It is interesting, Novoe Vremya notes that according to the same poll, supporters of the present president are even more pessimistic: 83% of them are convinced that life can improve only in a decade, after the end of Putin’s second presidency; 40% of people do not believe that this will ever happen.

Besides, according to 34% of respondents, the power in the country is already controlled by the large capital; at the same time, 33% are convinced that in the next ten years this state of affairs will remain unchanged; and a relative majority of respondents, 44%, think that tycoons will increase their influence on politics.

Taking this information into account, Mikhail Khodorkovsky’s hope for the balance of ideas in the society seem to be rather doubtful – it is unlikely that the pro-Putin majority that do not hope to improve their own lives will support the right wing. It is not an accident that, as the press says, from one election to another, the number of people who mark the “against all” box is increasing. Although, it seems this trend will not spread on the presidential elections.

However, the media say, in the country where the people are traditionally silent, the elite has to play the role of disturbers.

Today, Rodnaya Gazeta says, the objective interest of tycoons is limiting of the president’s power rather than changing the president. That is why if three years ago “we were proposed to prolong the presidential term to seven years” – the elite yearned for stability that could be provided only by a popular leader – today, “we are proposed to replace the presidential republic with a parliamentary-presidential republic.”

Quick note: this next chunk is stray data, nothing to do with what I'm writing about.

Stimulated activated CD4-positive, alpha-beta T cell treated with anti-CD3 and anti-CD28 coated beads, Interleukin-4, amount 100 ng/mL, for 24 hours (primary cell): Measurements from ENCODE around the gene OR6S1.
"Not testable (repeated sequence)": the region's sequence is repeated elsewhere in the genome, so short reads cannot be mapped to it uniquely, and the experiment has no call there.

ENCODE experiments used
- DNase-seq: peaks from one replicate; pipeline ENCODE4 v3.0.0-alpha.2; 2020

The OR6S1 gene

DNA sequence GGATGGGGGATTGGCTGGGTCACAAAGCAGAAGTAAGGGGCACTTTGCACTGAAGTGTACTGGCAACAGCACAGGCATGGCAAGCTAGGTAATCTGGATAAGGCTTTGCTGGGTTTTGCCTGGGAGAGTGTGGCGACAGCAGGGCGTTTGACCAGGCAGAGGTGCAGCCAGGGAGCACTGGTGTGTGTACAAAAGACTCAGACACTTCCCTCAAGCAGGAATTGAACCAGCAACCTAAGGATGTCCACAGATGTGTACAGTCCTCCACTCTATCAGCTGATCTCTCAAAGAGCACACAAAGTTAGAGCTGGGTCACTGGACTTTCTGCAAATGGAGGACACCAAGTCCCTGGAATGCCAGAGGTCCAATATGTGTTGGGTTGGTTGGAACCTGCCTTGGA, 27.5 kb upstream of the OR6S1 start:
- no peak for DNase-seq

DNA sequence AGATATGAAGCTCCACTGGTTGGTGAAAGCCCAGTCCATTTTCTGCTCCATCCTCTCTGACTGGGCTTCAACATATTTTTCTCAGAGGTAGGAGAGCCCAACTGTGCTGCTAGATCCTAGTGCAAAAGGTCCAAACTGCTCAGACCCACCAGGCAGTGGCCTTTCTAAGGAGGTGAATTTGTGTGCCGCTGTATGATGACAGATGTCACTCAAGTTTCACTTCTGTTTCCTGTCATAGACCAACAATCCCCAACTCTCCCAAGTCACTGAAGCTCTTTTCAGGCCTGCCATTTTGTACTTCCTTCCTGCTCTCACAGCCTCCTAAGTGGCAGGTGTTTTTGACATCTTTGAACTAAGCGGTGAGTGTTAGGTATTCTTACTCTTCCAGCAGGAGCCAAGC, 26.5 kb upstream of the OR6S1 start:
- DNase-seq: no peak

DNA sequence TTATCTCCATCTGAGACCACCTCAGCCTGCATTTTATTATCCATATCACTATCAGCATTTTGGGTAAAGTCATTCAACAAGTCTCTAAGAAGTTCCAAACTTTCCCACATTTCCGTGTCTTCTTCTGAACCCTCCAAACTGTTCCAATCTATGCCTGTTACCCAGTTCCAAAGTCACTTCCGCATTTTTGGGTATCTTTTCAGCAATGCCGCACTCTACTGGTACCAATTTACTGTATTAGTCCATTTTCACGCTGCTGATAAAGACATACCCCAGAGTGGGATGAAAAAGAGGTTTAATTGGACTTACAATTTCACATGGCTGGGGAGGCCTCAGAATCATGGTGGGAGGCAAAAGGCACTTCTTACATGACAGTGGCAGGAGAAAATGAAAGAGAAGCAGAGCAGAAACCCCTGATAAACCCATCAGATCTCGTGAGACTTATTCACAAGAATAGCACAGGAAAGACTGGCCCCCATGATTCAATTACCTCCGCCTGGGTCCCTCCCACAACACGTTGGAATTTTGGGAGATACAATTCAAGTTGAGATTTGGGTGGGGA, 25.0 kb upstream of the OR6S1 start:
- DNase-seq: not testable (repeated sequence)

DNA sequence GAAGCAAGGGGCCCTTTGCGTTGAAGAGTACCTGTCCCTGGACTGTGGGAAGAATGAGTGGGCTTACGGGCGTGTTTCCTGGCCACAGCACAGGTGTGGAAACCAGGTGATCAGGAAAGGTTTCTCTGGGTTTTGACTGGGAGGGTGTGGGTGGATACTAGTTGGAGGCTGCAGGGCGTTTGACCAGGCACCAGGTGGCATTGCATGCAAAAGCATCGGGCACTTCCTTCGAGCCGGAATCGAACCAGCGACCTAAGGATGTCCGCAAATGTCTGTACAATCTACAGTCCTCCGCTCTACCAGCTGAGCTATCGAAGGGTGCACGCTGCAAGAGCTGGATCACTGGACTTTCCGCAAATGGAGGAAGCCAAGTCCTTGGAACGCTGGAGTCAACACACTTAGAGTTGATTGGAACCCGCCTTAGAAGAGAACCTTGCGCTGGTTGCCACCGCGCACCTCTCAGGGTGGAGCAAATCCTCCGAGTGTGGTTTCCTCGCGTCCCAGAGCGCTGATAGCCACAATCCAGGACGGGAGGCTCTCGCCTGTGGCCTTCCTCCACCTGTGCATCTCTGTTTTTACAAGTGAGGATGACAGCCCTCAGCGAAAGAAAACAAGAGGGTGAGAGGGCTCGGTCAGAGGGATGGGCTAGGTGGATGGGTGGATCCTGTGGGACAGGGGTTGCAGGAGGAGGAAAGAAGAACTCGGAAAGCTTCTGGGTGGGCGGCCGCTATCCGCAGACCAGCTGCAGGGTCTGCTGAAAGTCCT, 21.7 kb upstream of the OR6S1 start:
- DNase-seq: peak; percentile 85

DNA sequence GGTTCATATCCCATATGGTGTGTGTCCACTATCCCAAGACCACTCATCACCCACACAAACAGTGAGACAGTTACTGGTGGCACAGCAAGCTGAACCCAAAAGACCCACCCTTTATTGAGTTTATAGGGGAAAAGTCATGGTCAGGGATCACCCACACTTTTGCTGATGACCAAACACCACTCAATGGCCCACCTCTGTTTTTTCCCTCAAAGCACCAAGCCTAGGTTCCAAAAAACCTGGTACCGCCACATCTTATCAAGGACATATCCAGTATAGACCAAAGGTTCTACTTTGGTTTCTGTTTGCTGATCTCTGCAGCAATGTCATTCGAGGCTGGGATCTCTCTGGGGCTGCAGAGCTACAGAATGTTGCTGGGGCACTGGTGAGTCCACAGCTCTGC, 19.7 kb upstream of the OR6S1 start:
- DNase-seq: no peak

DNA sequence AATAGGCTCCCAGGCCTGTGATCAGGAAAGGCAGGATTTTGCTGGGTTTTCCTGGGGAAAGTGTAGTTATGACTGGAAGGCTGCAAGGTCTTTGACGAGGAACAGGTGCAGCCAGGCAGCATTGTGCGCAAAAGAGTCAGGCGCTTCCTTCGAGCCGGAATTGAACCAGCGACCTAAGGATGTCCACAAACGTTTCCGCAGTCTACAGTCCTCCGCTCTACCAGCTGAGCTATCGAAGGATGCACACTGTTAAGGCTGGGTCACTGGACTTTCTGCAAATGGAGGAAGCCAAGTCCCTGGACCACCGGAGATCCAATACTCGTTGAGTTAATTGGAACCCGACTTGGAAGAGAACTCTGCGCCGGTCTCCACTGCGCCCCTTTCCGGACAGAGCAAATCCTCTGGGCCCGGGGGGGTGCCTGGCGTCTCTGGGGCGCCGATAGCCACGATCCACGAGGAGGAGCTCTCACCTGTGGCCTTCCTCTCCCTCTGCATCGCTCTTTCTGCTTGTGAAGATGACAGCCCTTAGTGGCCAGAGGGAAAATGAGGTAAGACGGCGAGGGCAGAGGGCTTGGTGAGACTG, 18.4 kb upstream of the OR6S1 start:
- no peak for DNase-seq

This version of the state structure gives the elite an opportunity to control the power and to make “political compromises between groups”. At the same time, the achieved compromises are confirmed with reliable agreements in the form o distribution of ministerial posts which reduced the risk of being “ditched” for every group is minimized.

However, this welfare requires a constitutional reform which is a very difficult thing. Besides, the paper says, the candidacy of head of the state raises doubts, “The one who is elected to be a czar, even for a limited period of time, is difficult to become an ordinary state official. That is why the power reform is most likely to require the replacement of the president as well.”

Moreover, as Sergei Shakhrai said recently at the Expert Club meeting (cited at the Versia weekly), the new-Russian elite has always been afraid of an “unpredictable president” and the “unpredictable people”. Everyone remembers both Boris Yeltsin with his love of radical decisions and sharp changes and suddenly appeared Vladimir Putin and his “Teflon” popularity rating.

As they say “the heart has a will of its own” – although it is strange to speak about the hope rating at the end of the presidential term, voters still retain their sympathies for Vladimir Putin.

However, even if we cast aside all doubts about the outcome of the elections, it is very difficult to say what will happen afterwards. Will “neo-stagnation” continue? Or, as some observers predict, will there be a series of “large-scale reforms” that will radically change the political landscape of Russia?

One way or another, it is generally admitted that over the past few years, Vladimir Putin has become a real politician – if we define politics as the “art of the possible”. From this standpoint, it will be possible to get the answers to all questions in the course of the parliamentary election campaign.